Hopefully this isn't too dumb a question, but is it possible to define projection at the record level, instead of a whole layer or table? I want to create a "project" database for all the work my company has done, and currently have a table of lat longs. It'd be nice to somehow create a dataset of actual site boundaries (usually in UTM NAD83 projection, various zones), without having to convert everything over to lat long. Ideas?

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    What software are you planning to use? I'm not aware of any that permit this with vector data. – Vince Oct 10 '13 at 21:24
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    Sure it's possible. I doubt there is any GIS software that does it, though, because it would be so inconvenient and inefficient for almost any purpose, cartographic or analytic. What GIS software did you have in mind? – whuber Oct 10 '13 at 21:24
  • I'm working in ArcGIS, but also use QGIS. Data is usually stored in SQL Server or Shapefile. – monkey5672 Oct 10 '13 at 21:28

As whuber pointed out, you don't want to do this.

The reason why it is inefficient is related to how the underlying database implements its indexes. See http://en.wikipedia.org/wiki/R-tree for the details, but the storage basically has an indexed bounding box associated with each geometry, and that allows you to quickly find whether a particular record could be relevant for a query.

The problem is that if all the records aren't in the same projection, then the system would have to reproject every record (to know if the record could be relevant or not) for every query. Almost certainly, you don't want to do that, and I don't know of any general purpose GIS database that is implemented that way.

There are a few options here, such as different tables for each projection, or multiple geometry columns per record (and assuming that if there is no data, then that record couldn't possibly be relevant to the query), or doing the projection once and storing that as the "master geometry".

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    Thanks to all who've replied/answered. I kind of figured as much, that's its not a road I should go down. -jm – monkey5672 Oct 10 '13 at 21:45
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    +1 Good point about the indexes. In principle one could index records based on a common coordinate system (requiring only a one-time reprojection of each record, if necessary), so there is no significant technical barrier to having record-specific projections. The added complexity of managing the data in such a granular way, though, may be the greater concern. – whuber Oct 10 '13 at 22:36
  • The indexes could be pre-projected, but you would still need to project every (potentially) matching record to actually do the geometry tests at query time (which might be very cheap, but could easily get very expensive), so it would probably be easier to just project the underlying feature at storage time. – BradHards Oct 10 '13 at 22:49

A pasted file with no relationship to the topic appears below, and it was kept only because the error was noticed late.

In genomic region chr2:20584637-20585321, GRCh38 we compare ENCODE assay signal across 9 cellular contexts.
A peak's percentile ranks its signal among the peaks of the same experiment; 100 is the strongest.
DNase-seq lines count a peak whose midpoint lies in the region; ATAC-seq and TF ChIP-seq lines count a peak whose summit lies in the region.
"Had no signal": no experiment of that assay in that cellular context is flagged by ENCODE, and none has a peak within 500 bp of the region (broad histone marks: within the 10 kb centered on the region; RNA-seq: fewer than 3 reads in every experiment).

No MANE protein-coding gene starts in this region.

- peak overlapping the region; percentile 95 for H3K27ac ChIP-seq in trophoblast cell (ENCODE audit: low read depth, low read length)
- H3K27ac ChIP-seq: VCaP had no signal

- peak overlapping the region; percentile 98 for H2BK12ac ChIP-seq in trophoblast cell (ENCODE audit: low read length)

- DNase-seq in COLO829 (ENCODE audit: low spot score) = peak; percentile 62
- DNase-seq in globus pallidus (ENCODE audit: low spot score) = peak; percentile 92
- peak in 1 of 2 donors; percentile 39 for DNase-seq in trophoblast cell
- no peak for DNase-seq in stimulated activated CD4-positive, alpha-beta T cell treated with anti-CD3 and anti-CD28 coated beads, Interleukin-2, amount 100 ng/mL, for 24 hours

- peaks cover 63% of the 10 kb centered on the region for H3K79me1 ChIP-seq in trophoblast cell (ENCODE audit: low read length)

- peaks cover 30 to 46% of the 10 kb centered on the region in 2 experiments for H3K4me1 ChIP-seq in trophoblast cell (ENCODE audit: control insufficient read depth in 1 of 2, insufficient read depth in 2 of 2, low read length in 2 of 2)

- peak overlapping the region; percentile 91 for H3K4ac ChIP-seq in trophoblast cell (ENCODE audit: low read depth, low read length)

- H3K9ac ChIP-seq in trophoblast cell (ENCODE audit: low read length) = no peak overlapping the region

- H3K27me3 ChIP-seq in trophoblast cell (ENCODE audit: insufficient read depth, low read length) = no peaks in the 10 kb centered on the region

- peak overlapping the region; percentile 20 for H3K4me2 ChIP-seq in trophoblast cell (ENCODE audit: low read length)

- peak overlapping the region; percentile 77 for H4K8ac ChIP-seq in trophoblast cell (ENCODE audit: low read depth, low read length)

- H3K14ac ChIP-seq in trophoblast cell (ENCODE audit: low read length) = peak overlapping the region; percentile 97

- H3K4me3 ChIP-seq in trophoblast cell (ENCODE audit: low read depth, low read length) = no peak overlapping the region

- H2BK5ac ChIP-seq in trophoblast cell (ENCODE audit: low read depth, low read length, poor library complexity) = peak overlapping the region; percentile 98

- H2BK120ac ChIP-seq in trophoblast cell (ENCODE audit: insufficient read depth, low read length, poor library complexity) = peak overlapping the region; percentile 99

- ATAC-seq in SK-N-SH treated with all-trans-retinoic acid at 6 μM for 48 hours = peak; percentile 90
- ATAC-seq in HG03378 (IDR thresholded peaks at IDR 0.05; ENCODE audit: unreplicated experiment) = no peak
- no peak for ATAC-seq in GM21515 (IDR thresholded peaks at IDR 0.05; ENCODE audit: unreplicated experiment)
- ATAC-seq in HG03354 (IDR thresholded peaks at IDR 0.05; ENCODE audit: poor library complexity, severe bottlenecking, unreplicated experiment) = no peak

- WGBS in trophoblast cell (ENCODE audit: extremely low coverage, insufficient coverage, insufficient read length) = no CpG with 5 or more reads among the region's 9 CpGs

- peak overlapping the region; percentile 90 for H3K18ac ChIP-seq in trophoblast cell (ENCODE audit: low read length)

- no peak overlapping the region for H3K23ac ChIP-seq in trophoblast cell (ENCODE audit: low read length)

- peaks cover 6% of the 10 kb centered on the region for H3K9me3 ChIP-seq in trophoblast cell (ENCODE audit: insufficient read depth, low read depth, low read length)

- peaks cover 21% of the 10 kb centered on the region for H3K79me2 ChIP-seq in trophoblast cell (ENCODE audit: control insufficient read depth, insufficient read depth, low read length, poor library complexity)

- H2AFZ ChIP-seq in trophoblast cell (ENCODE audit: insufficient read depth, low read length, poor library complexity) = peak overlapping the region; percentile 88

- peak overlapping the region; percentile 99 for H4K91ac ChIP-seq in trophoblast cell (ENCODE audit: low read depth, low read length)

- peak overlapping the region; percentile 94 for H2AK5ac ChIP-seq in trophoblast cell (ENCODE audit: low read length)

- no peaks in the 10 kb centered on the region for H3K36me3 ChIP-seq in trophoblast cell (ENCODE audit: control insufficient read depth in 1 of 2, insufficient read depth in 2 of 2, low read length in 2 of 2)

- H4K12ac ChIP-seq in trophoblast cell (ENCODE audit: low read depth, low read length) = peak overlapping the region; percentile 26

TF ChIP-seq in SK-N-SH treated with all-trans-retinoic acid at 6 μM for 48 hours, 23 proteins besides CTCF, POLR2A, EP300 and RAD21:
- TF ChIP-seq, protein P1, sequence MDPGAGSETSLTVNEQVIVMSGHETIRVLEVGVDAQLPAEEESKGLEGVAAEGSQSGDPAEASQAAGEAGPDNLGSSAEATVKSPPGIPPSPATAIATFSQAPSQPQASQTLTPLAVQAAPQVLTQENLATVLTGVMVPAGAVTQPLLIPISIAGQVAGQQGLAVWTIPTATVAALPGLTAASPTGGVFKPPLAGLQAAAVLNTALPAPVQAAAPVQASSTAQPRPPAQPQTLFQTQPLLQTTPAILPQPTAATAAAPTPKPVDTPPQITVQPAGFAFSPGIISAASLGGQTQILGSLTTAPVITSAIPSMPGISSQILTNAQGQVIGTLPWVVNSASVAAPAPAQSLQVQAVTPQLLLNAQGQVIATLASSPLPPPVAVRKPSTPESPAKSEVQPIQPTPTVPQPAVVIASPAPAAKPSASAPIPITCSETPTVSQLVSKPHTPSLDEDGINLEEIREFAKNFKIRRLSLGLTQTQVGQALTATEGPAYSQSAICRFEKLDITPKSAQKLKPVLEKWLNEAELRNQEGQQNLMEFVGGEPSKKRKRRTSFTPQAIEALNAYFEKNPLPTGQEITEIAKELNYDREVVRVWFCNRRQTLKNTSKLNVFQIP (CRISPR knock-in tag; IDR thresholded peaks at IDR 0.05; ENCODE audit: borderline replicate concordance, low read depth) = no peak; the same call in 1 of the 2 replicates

PostGIS does define the projection at the record level, so yes. Although PostGIS users will usually define a geometry column with a specific SRID, the SRID is actually stored in the record. If you define a field as geometry(MULTIPOLYGON, 4326) and then try to insert data with a different SRID, the insert will fail, the same as if you tried to insert a 50 character string into a field defined as varchar(40).

If you view the data in QGIS, you will see that each SRID in the table will be presented as a distinct layer. This behavior is based on OGR, so it should work for any software that relies on OGR, including the AmigoCloud GDAL/OGR Plugin for ArcGIS.

An example:

drop table if exists scratch.unconstrained_proj;
create table scratch.unconstrained_proj (
    gid serial,
    name varchar,
    geom geometry,
    primary key (gid)

insert into scratch.unconstrained_proj (name, geom)
values ('box4326', ST_GeomFromText('MULTIPOLYGON(((0 0, 0 10, 10 10, 10 0, 0 0)))', 4326))

insert into scratch.unconstrained_proj (name, geom)
values ('box4269', ST_GeomFromText('MULTIPOLYGON(((0 0, 0 10, -10 10, -10 0, 0 0)))', 4269))

If you view this in a GIS you will see two boxes in West Africa. The example is trivial because 4326 and 4269 are both lat-lon projections, but I also tested it using counties from New York and New Jersey in other projections, and it works.

You could view the data as a single layer if you used a view to transform the data. Transformation would also allow you to create a spatial index on the data as a whole. For example to create a view that returns all geometries in WGS 84, and to index the geometries in WGS 84:

create view vw_sites_4326 as
select gid, name, ST_Transform(geom, 4326)::geometry(MULTIPOLYGON, 4326)

create index unconstrained_proj_geom_4326
  ON scratch.unconstrained_proj
  USING gist(ST_Transform(geom, 4326)

The cast in the view definition is necessary for the view to register correctly as a spatial view in geometry_columns (see http://www.postgis.org/docs/using_postgis_dbmanagement.html#Manual_Register_Spatial_Column).

  • Interesting, because you could just drop blobs (which are geometry at the application level, but not at the database level) into a table. – BradHards Oct 16 '13 at 23:52

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